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Galgenberg, Sept. 30th.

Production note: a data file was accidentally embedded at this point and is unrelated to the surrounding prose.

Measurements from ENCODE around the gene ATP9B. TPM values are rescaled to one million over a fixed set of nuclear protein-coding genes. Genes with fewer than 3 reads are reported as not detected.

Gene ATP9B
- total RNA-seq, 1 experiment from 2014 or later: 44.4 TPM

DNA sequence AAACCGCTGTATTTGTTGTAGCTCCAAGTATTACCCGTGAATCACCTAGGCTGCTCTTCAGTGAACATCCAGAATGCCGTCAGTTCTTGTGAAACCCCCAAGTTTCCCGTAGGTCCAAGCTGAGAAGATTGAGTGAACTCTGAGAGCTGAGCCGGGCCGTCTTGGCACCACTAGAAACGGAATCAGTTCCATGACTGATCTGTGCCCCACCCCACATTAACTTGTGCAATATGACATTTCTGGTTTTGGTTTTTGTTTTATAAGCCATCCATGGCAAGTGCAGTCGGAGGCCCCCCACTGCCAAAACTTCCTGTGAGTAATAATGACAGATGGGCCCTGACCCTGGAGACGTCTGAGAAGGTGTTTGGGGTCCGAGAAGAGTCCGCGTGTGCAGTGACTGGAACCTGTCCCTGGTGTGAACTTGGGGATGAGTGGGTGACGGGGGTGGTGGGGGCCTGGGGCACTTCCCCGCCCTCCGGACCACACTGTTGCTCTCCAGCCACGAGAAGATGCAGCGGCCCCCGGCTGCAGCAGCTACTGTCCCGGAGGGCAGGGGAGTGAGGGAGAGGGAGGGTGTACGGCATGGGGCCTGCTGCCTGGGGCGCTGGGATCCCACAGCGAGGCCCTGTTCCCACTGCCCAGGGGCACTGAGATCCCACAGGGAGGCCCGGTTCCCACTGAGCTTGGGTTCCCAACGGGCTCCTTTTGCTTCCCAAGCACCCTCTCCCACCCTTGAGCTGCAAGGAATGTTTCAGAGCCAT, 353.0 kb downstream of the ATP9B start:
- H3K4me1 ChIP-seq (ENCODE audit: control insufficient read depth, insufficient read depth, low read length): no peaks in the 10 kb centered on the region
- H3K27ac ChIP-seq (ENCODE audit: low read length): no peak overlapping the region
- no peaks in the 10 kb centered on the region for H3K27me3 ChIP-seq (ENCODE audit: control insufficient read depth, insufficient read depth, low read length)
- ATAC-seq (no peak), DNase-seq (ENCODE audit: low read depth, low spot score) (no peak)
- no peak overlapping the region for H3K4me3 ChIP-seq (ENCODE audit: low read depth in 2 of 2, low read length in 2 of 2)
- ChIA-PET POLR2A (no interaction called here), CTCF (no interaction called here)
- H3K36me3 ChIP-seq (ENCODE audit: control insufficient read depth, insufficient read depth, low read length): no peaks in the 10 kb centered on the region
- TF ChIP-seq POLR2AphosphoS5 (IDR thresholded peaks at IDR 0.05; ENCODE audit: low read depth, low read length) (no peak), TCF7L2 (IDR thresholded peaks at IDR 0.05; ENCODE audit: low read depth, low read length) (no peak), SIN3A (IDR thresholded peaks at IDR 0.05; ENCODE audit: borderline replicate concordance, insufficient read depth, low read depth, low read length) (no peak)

Dear Mr. Anstruther,—How nice of you to be so kind, to write so consolingly, to be so patient in explaining where I am thinking wrong. I burned the book in the kitchen fire, and felt great satisfaction in clearing the house of its presence. You are right; I have no concern with the body of a poet—all my concern is with his soul, and the two shall be severely separated. I am glad you agree with me that poets should be anonymous, but you seem to have even less hope that they ever will be than I have. At least I pray that they may; you apparently take no steps whatever to bring it about. You say that experience teaches that we must not expect too much of gods; that the possible pangs of posterity often leave them cold; that they are blind to the merits of bushels, and discern neither honor nor profit in the use of those vessels of extinguishment; you fear that they will not change, and you exhort me to see to it that their weakness shall not be an occasion for my stumbling. That is very sensible advice. But before your kind letter came a few fresh autumn mornings had cleared a good deal of my first dejection away. If the gods won't hide themselves I can after all shut my eyes. If I may not rejoice in the divine in them with undistracted attention I will try at least to get all the warmth I can from its burning. And I can imitate my own dainty and diligent bees, and take care to be absorbed only in their honey. You make me ashamed of my folly in thinking I could never read Burns again now that I know about his sins. I did secretly think so. I was sure of it. I felt quite sick to see him tumbled from his altar into the mud. Your letter shows me that once again I have been foolish. Why, it has verged on idiocy. I myself have laughed at people in Jena, strictly pious people, who will not read Goethe, who have a personally vindictive feeling against him because of his different love-affairs, and I have listened astonished to the fury with which the proposal of a few universal-minded persons to give Heine a statue was opposed, and to the tone almost of hatred with which one man whenever his name is mentioned calls out Schmutzfink. About our poets I have been from the beginning quite sane. But yours were somehow more sacred to me; sacred, I suppose, because they were more mysterious, more distant,—glorious angel-trumpets through which God sent His messages. I was so glad, I whose tendency is, I am afraid, to laugh and criticise, to possess one thing at which I could not laugh, to have a whole tract of beauty in which I could walk seriously, with downcast eyes; and I thought I was never going to be able to be serious there again. It was a passing fit, a violent revulsion. If I like carefully to separate my own soul and body, why should I not do the same with those of other sinners? It has always seemed to me so quaint the way we admit, the good nature with which we reiterate, that we are all wretched sinners. We do it with such an immense complacency. We agree so heartily, with such comfortable, regretful sighs, when anybody tells us so; but with only one wretched sinner are we of a real patience. With him, indeed, our patience is boundless. I know this, I have always known it, and I will not now, at an age when it is my hope to grow every year a little better, forget it and be as insolently intolerant as the man who shudders at the name of Heine, will not read a line of him and calls him Schmutzfink. That writer's books you tell me about, the books the virtuous in England will not read because his private life was disgraceful, beautiful books, you say, into which went his best, in which his spirit showed how bright it was, how he had kept it apart and clean, I shall get them all and read them all. No sinner, cursed with a body at variance with his soul and able in spite of it to hear the music of heaven and give it exquisite expression, shall ever again be identified by me with what at such great pains he has kept white. I know at least three German writers to whom the same thing happened, men who live badly and write nobly. My heart goes out to them. I think of them lame and handicapped, leading their Muse by the hand with anxious care so that her shining feet, set among the grass and daisies along the roadside, shall not be dimmed by the foulness through which they themselves are splashing. They are caked with impurities, but with the tenderest watchfulness they keep her clean. She is their gift to the world, the gift of their best, of their angel, of their share of divinity. And the respectable, afraid for their respectability, turn their backs in horror and go and read without blinking ugly things written by other respectables. Why, no priest at the altar, however unworthy, can hinder the worshipper from taking away with him as great a load of blessings as he will carry. And a rose is not less lovely because its roots are in corruption. And God Himself was found once in a manger. Thank you, and good-by.
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